President Bush’s plan to pump more money into hydrogen fuel cell research, outlined during his State of the Union address this week, piqued the interest of investors and consumers alike, but analysts warn it might be too early to bank on a new era in the energy business.
In his speech before a joint session of Congress earlier this week, President Bush promised a “new national commitment” to take hydrogen-powered automobiles “from laboratory to showrooms” so that “the first car driven by a child born today could be powered by hydrogen, and pollution-free.”
Bush said his administration, if it receives Congressional approval, will spend $1.2 billion to develop the technology needed for commercially viable hydrogen-powered fuel cells to power vehicles, homes and businesses that produce no pollution and no greenhouse gases.
The aim, the President said, is to “promote energy independence for our country, while dramatically improving the environment.”
For its proponents, hydrogen-powered fuel-cell technology is the power source of the future: an innovation that will reduce U.S. consumers’ reliance on overseas oil and replace the polluting internal combustion engine with nonpolluting, battery-like fuel cell.
How fuel cells work
Unlike traditional methods of power generation — burning oil, coal or gas — fuel cells use hydrogen as fuel. An electrochemical device turns hydrogen and oxygen into water, producing electricity and heat in the process. That electricity can then be harnessed to drive vehicle engines or residential and commercial power applications.
The President’s speech sparked a rally in the shares of companies that develop hydrogen fuel cells — potentially prime beneficiaries of the proposed research funding.
Shares of Ballard Power Systems, Plug Power and Hydrogenics rallied 12.6 percent, 30.6 percent and 21 percent, respectively on Tuesday and Wednesday. Interest in these firms had erupted ahead of the President’s speech as news leaked out that Bush would endorse extra funding for the experimental technology.
But despite the interest caused by the President’s speech, analysts advise caution before rushing out to invest in alternative-energy firms. Most companies in the sector are in the development phase, with few rolling out commercially-viable products. And most of the stocks in the sector are down sharply from their highs of three years ago.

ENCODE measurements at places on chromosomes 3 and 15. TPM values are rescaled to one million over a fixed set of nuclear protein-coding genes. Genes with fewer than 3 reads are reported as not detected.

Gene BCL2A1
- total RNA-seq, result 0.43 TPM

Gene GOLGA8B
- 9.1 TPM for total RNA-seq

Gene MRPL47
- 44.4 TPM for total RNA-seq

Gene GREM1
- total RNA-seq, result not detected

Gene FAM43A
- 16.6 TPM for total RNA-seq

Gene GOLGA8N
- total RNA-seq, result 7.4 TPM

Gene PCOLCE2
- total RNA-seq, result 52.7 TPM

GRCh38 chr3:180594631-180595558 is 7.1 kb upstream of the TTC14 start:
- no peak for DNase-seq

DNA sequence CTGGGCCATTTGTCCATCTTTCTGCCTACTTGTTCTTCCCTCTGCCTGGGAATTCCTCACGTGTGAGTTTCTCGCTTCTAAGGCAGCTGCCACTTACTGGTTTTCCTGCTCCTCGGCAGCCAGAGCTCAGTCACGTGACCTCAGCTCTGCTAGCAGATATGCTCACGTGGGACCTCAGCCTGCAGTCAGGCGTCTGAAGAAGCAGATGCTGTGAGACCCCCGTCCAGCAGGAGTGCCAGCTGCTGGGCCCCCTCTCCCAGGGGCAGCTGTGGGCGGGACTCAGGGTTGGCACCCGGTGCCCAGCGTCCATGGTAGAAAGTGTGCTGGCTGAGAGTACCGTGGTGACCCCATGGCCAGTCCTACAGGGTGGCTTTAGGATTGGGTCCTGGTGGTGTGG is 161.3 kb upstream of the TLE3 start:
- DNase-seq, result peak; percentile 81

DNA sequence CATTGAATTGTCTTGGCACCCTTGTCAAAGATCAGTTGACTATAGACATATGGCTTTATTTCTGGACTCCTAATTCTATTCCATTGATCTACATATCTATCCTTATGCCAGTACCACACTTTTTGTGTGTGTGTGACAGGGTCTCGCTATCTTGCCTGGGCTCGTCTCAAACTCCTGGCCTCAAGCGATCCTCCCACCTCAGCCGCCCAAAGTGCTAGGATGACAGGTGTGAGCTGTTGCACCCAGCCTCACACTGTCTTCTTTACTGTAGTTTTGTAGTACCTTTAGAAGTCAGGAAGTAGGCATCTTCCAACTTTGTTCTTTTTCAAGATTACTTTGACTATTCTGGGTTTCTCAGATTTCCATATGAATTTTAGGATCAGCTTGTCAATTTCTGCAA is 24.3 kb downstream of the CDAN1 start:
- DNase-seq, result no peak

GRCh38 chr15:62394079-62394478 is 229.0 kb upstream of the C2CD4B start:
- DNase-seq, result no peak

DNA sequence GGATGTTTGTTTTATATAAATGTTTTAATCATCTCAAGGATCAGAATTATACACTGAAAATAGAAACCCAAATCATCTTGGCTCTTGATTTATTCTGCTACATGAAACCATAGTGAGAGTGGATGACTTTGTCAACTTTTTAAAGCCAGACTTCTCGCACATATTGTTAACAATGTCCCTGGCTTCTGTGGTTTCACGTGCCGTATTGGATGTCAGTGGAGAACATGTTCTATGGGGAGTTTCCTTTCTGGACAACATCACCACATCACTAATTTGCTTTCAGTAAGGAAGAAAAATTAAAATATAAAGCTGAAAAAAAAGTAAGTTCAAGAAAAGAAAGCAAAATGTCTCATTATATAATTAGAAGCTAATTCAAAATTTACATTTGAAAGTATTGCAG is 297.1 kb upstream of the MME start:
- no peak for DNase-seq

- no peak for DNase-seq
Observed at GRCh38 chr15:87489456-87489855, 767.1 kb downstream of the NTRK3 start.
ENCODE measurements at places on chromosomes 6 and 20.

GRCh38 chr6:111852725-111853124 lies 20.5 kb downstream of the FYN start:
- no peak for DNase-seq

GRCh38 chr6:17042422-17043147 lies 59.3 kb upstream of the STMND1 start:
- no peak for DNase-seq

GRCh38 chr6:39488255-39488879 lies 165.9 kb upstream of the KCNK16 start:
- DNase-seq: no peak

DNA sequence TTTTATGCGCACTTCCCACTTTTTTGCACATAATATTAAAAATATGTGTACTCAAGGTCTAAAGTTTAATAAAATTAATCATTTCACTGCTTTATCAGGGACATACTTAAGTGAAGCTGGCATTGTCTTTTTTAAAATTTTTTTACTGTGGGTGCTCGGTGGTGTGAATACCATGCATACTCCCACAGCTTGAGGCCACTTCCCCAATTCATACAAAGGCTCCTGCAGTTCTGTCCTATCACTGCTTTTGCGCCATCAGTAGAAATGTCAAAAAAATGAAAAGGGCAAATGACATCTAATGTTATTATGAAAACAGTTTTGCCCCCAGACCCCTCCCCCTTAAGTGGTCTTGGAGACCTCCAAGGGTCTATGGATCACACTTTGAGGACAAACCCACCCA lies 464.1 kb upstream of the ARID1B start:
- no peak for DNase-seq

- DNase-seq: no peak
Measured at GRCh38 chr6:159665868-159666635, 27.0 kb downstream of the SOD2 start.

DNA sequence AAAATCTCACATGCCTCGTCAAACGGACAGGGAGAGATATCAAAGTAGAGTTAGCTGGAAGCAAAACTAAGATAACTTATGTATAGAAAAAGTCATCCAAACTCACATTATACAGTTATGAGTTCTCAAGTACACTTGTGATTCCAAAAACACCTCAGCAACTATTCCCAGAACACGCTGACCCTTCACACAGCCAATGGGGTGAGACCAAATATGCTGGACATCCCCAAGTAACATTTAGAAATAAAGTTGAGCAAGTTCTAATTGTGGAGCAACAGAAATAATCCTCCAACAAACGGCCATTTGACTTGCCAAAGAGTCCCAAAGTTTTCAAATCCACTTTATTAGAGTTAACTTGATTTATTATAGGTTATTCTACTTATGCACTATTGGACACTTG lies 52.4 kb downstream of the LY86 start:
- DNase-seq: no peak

“This is a volatile sector and it has fallen out of favor lately,” said John Quealy, an analyst at Adams, Harkness & Hill. “Most of these companies are in the early stages of development and they are burning a lot of cash.”
A case in point is Ballard Power Systems, a maker of fuel cells for the auto industry and the group’s leader in terms of market capitalization. The Canadian firm’s stock price hit a high of over $100 in the first quarter of 2000, but has since lost 90 percent of its value.
Some analysts skeptical
Still, Gary Holdsworth of Wedbush Morgan Securities sees some value in Ballard Power, albeit short-term. He recently upgraded his bearish “sell” position on the company to a more neutral “hold,” but added his revenue and earnings estimates for the firm remain unchanged.
“Although just a proposal at this stage, [the President’s initiative] serves as a much-needed sentiment boost for fuel cell and hydrogen stocks,” he wrote in a research note, adding that he continues to view Ballard skeptically “as far as its fundamentals are concerned.”
Holdsworth notes that there might be some value in the long-term growth possibilities in the sector, but adds that alternative-energy firms face an uphill battle trying to supplant the internal combustion engine and challenge the entrenched fossil-fuel industry.
David Schoenwald, co-manager of the New Alternatives Fund, which currently has $36.5 million under management and invests in companies in the solar-power and alternative-energy industries, is skeptical that the President’s initiative will have much of an impact.
“Time will tell how this proposal translates into dollars and where they will be allocated,” Schoenwald said, adding that companies in the sector are unlikely to recover until the power market recovers from its current slump caused by overcapacity.
Of the $1.2 billion Bush proposed, $720 million will reflect new spending, adding to the government’s FreedomFUEL project, which aims to develop technologies for hydrogen production and distribution infrastructure. The investment will be spread over five years.
Another initiative, dubbed FreedomCAR, will fund research and development of fuel-cell driven vehicles, according to the Energy Department’s Web site.
Alternative energy may be developing slowly, but there are still some early adopters.
Honda recently delivered a fleet of its FCX car, a fuel-cell powered vehicle with a 170-mile range, to the city of Los Angeles. And both General Motors and Ford are introducing hybrid gasoline-electric powered versions of their most popular automobiles that are low-emission but are not as clean as fuel cells.